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Chlamydial infection of immune cells : altered function and implications for disease

Beagley, Kenneth W., Huston, Wilhelmina M., Hansbro, Philip M., & Timms, Peter (2009) Chlamydial infection of immune cells : altered function and implications for disease. Critical Reviews in Immunology, 29(4), pp. 275-305.

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Abstract

Chlamydia trachomatis is an obligate intracellular bacterial pathogen that infects the genital and ocular mucosa of humans, causing infections that can lead to pelvic inflammatory disease, infertility, and blinding trachoma. C. pneumoniae is a respiratory pathogen that is the cause of 12–15% of community-acquired pneumonia. Both chlamydial species were believed to be restricted to the epithelia of the genital, ocular, and respiratory mucosa; however, increasing evidence suggests that both these pathogens can be isolated from peripheral blood of both healthy individuals and patients with inflammatory conditions such as coronary artery disease and asthma. Chlamydia can also be isolated from brain tissues of patients with degenerative neurological disorders such as Alzheimer’s disease and multiple sclerosis, and also from certain lymphomas. An increasing number of in vitro studies suggest that some chlamydial species can infect immune cells, at least at low levels. These infections may alter immune cell function in a way that promotes chlamydial persistence in the host and contributes to the progression of several chronic inflammatory diseases. In this paper, we review the evidence for the growth of Chlamydia in immune cells, particularly monocytes/macrophages and dendritic cells, and describe how infection may affect the function of these cells.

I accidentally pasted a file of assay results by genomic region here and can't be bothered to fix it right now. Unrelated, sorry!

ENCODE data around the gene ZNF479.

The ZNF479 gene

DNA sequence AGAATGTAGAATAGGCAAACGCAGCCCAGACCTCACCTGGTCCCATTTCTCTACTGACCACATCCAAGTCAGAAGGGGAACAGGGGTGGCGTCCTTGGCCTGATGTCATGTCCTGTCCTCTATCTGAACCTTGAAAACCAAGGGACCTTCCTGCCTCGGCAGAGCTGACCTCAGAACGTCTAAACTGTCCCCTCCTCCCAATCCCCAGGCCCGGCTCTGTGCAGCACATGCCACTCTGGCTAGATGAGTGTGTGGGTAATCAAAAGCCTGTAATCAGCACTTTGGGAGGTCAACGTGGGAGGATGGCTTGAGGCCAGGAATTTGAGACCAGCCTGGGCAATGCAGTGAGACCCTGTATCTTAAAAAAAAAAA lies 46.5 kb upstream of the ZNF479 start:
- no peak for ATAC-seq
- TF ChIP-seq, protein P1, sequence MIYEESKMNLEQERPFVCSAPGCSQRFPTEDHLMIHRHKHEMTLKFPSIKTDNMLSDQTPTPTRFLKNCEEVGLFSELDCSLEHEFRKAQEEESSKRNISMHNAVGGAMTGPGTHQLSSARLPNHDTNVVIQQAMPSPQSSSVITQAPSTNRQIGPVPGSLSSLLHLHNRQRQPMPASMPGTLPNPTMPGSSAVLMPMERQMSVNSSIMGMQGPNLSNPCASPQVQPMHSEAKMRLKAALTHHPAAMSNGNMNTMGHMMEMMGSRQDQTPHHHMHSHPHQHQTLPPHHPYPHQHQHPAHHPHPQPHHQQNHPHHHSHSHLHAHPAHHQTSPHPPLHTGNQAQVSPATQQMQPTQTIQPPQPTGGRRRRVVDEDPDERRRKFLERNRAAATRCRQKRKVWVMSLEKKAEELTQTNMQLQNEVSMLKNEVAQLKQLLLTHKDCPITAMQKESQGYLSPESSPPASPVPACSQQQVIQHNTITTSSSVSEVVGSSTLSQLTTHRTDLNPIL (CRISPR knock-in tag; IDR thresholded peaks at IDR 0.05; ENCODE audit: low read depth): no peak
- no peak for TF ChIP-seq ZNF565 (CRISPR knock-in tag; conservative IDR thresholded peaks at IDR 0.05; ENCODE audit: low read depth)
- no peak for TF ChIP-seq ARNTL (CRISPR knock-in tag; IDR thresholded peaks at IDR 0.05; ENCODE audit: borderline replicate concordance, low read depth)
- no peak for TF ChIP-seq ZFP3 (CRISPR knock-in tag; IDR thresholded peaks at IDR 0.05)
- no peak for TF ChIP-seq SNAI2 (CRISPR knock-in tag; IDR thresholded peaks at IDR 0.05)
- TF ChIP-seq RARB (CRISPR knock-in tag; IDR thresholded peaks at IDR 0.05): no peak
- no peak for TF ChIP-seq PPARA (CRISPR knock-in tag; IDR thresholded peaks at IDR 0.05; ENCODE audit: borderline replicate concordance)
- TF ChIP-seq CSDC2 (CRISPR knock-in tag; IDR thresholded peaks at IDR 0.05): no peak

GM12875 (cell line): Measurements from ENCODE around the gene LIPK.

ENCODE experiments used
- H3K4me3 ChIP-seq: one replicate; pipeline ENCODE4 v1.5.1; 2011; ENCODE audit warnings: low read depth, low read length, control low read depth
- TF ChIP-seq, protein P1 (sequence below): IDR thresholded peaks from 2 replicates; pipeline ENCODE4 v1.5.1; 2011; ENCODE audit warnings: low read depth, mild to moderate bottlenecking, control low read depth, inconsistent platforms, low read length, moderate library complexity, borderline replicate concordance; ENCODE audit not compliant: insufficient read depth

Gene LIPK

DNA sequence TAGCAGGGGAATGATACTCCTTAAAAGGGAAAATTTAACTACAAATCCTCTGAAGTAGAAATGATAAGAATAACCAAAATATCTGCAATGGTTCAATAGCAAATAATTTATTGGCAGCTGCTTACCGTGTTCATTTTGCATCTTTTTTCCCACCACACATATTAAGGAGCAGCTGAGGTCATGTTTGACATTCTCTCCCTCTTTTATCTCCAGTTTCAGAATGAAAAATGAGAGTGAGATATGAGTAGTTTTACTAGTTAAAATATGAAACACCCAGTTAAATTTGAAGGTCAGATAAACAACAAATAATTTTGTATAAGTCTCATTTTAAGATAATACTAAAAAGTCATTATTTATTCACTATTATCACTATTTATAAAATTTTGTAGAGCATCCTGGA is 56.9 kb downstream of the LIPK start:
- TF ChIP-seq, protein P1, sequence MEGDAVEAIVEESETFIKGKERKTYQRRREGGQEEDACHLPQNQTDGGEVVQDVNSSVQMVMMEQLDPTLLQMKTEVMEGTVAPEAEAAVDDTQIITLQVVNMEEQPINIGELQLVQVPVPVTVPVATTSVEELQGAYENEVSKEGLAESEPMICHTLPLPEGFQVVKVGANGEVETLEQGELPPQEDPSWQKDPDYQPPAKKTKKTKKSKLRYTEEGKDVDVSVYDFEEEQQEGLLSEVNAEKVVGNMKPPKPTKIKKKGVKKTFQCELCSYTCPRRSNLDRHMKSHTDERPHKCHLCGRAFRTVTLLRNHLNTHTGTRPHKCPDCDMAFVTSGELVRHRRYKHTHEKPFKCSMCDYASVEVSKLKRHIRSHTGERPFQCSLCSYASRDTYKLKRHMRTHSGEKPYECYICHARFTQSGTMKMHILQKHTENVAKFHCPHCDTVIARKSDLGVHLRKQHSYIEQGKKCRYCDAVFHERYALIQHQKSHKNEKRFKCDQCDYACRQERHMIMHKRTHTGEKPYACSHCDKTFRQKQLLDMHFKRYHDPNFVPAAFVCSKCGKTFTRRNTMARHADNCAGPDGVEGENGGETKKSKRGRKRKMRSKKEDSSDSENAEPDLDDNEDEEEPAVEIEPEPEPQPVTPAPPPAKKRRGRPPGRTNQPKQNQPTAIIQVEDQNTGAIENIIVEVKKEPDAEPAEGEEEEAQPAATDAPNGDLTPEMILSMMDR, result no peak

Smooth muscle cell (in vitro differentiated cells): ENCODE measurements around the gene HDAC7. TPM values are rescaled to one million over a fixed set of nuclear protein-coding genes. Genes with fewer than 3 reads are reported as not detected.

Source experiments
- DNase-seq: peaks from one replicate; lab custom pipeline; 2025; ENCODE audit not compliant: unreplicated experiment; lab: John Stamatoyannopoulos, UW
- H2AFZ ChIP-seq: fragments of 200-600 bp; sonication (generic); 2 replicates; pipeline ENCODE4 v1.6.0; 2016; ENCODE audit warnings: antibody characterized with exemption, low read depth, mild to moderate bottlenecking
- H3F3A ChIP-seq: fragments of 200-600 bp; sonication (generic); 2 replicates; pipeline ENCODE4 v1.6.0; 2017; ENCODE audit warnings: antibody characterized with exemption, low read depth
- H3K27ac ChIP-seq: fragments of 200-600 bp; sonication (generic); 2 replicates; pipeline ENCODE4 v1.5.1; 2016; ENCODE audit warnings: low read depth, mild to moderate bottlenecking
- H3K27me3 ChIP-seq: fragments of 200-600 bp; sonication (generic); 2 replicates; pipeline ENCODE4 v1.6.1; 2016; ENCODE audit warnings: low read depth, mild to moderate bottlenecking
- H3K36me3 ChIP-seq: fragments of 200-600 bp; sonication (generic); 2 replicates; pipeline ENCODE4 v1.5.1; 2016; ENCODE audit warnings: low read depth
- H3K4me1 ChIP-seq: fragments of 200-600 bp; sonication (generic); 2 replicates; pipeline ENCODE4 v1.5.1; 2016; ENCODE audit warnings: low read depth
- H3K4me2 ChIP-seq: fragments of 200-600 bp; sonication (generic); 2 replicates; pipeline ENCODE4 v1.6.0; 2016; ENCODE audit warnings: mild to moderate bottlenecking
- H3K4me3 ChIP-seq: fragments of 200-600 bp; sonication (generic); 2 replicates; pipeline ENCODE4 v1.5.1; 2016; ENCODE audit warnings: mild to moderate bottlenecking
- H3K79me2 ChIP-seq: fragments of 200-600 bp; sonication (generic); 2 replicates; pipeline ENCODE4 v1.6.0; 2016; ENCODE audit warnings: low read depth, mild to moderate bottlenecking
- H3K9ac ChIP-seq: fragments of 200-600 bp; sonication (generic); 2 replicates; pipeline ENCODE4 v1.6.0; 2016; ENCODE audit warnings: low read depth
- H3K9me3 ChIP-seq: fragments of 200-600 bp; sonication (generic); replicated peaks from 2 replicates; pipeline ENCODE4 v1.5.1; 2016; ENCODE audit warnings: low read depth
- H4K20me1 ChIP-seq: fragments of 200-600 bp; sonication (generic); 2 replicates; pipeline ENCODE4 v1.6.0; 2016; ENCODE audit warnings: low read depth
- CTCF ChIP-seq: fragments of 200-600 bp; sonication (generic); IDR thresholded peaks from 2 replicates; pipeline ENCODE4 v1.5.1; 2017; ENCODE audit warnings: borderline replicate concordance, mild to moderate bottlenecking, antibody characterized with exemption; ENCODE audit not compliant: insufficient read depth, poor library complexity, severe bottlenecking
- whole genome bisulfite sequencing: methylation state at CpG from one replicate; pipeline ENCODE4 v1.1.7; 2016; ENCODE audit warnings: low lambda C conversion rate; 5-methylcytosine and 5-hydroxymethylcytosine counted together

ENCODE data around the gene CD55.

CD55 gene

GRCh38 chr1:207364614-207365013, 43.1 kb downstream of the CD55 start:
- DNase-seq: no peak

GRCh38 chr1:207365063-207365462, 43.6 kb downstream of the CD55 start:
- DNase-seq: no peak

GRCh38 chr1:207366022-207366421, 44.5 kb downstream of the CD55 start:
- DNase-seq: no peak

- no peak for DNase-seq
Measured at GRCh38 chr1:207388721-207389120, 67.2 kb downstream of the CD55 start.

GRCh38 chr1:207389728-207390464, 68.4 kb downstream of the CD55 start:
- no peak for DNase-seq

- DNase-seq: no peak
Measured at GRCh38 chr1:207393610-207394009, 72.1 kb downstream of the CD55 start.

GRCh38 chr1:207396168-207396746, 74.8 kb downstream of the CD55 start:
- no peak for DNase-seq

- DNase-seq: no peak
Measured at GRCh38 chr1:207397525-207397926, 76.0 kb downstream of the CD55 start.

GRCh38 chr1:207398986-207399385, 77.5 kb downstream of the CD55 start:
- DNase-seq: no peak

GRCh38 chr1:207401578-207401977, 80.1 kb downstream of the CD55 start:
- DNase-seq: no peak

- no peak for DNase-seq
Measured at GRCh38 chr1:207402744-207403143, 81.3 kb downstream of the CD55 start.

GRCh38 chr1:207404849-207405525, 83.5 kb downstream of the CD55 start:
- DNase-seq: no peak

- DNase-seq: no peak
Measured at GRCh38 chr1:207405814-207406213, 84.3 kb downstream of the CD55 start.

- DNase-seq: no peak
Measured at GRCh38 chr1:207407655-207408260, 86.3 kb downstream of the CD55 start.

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26 citations in Web of Science®

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ID Code: 40537
Item Type: Journal Article
Additional URLs:
Keywords: Chlamydia trachcomatis, Chlamydia pneumoniae, Chlamydia psittaci, monocyte, macrophage, dendritic cell, polymorphonuclear leukocyte
ISSN: 1040-8401
Subjects: Australian and New Zealand Standard Research Classification > MEDICAL AND HEALTH SCIENCES (110000) > IMMUNOLOGY (110700)
Divisions: Current > Institutes > Institute of Health and Biomedical Innovation
Copyright Owner: Copyright 2009 Begell House Inc
Deposited On: 09 Mar 2011 13:18
Last Modified: 29 Feb 2012 23:58

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